People take out a loan for a host of different reasons. And yes, people also default on their loan obligations for various reasons. Depending on the particulars of someone’s circumstances, defaulting on a loan is unavoidable. Others may be outright negligent with their financial manners. They just choose to stop paying. Failure to pay back a loan is not something that should be done lightly under any circumstances. Defaults come with serious consequences.
Defaulting on collateral loans means the collateral ends up being seized. The potential to lose the collateral is known from the very beginning. Assuming all problems go away once the collateral is seized is incorrect. The default shows up on a credit report.
A Damaged Credit Score
The most immediate result of a loan default would be damage to one’s credit score. Timely repayment of debt is logged on a credit score. A default is going to bring down a credit score significantly. Anyone who runs a credit check is going to be staring at notes on the default. This does not exactly create a positive impression in anyone’s mind. Unless the default is settled, the negative marks on the credit score are going to remain for seven years. Seven years is a long time for that dark cloud to swirl over a credit report.
Once a credit score reports a loan has been defaulted upon, the following should be expected when seeking further lending:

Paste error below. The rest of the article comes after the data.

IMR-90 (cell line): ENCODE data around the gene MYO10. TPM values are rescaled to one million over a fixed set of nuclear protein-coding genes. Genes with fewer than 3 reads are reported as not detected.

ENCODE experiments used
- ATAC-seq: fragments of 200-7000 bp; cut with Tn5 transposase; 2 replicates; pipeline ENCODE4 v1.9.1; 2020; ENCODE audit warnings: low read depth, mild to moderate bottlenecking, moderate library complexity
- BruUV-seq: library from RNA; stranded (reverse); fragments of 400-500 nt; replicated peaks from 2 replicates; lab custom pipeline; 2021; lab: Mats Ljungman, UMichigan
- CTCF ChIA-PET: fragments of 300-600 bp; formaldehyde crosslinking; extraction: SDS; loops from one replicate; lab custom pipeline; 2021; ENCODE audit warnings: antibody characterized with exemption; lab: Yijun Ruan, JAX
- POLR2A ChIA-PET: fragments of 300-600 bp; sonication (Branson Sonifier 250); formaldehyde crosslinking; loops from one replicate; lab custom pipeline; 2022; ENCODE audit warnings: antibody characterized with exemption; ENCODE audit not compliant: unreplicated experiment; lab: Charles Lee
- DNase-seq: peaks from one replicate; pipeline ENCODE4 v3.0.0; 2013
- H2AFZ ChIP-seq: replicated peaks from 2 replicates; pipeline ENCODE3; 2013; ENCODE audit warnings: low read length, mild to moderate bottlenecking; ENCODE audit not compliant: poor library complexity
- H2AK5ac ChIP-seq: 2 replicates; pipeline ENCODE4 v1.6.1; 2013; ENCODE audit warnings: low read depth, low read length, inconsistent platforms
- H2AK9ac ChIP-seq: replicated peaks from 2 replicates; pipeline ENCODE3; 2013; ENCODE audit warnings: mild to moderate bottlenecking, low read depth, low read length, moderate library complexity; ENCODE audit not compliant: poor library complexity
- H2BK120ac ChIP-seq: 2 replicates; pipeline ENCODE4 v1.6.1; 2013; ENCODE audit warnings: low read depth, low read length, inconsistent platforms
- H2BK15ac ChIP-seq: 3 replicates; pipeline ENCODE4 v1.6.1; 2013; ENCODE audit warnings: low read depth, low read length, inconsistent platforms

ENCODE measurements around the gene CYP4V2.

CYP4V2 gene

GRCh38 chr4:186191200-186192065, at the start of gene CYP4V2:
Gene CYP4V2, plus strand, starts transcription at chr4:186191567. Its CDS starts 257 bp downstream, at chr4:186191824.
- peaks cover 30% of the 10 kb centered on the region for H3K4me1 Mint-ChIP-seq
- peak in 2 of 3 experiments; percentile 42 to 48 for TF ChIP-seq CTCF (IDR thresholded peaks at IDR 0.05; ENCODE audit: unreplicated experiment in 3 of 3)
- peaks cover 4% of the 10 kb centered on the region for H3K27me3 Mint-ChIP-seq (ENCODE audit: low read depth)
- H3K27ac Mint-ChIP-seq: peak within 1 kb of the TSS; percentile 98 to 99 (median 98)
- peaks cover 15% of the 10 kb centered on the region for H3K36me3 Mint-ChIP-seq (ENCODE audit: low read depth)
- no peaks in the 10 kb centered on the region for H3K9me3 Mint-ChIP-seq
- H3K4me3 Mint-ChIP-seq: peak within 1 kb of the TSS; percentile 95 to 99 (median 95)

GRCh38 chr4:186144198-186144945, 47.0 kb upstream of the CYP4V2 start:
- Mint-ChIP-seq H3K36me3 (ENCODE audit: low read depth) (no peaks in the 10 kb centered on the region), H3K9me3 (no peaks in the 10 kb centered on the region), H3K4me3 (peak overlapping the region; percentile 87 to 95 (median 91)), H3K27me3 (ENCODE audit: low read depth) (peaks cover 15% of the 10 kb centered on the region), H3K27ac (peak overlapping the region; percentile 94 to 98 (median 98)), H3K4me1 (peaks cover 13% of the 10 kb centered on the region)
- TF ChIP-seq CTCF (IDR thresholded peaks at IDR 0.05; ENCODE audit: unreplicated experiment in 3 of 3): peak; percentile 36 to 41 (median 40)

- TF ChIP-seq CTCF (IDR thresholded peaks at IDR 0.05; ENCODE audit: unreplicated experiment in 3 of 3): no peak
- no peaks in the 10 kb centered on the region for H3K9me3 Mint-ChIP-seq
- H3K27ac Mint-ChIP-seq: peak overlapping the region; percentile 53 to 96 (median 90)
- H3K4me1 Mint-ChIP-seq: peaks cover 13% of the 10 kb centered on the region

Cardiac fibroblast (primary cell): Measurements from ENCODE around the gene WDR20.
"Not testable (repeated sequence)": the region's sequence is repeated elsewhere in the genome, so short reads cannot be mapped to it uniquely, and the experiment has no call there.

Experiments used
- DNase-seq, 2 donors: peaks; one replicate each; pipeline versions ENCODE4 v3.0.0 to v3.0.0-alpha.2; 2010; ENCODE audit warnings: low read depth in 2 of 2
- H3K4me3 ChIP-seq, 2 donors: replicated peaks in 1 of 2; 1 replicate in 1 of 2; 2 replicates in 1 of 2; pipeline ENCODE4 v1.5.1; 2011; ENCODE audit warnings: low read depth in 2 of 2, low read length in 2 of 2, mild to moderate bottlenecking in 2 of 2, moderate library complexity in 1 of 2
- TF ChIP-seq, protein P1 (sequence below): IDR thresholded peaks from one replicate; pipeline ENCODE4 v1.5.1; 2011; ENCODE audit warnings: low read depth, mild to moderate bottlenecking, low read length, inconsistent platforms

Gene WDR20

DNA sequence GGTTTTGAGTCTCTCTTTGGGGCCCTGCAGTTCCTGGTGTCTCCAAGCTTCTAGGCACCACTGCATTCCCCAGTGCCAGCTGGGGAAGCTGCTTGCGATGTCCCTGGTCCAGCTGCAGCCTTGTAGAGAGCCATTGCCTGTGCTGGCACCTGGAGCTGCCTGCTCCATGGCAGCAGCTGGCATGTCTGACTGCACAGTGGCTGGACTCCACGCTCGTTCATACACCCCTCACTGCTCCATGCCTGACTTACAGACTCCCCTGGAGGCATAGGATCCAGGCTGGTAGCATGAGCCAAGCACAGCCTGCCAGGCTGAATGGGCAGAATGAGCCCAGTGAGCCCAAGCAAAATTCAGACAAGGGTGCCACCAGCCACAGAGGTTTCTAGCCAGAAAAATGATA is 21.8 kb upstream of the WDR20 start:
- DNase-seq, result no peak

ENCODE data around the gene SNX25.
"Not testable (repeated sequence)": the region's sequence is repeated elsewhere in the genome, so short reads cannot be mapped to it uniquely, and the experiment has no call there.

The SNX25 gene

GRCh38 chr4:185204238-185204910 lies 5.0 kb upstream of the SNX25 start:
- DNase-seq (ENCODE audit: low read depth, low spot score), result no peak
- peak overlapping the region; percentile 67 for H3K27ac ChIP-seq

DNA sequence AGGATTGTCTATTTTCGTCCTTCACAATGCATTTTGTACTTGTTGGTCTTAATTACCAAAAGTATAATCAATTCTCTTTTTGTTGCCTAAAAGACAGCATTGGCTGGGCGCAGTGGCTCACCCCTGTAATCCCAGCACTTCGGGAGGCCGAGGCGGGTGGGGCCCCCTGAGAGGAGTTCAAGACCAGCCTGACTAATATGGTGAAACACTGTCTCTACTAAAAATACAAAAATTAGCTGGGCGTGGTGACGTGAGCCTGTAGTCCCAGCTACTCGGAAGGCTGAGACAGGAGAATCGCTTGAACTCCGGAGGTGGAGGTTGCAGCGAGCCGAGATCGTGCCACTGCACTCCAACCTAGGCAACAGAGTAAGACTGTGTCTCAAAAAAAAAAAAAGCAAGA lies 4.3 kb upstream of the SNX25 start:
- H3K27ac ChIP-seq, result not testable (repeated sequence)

- Offers with much higher interest rates.
- No loans without the borrower putting up collateral.
- Limited options of lenders willing to work with the borrower.
Simply put, someone who does not pay back a loan becomes a “bad credit lender”. Finding any decent loan offers from a traditional lender is going to become a lot harder if not impossible.
A loan default and the resultant impact on a credit score hurts more than just future lending options. Credit checks are routinely performed when trying to lease an apartment or being hired for a job. The default could ruin a lot of golden opportunities. Regardless of the reason why the loan went into default, there will be unforeseen consequences.
With personal — unsecured — loans, the lender is not exactly going to let someone owing thousands of dollars just walk away easily. The loan obligation is sure to be turned into a collection service. This means steps end up being taken to recover the funds. If the collection agency is not successful, the lender may choose to engage in civil action. In other words, the lender might opt to file a civil suit to recover the money owed. Once a judgment is levied against the defendant, a lien might be enforced to recover the funds. Yes, things do get very complicated quickly.
Lawsuits and liens end up on public records. Public records are sure to be a source of embarrassment for years.
Filing for Bankruptcy
Escaping from collections and legal ramifications might require filing for bankruptcy. Bankruptcy is not something anyone should take lightly. While debts might be discharged or settled, a credit score would be devastated by filing for bankruptcy. And bankruptcy comes with its own dark, haunting cloud.
Working Out a Resolution
Lenders do not want to deal with defaults. Often, the lender will work something out with the borrower to avoid a default. Lowering a minimum monthly payment amount or deferring collection for 90 days are two possible options. Before defaulting, discuss things with the lender. See if an alternate solution that appeases all parties can be reached.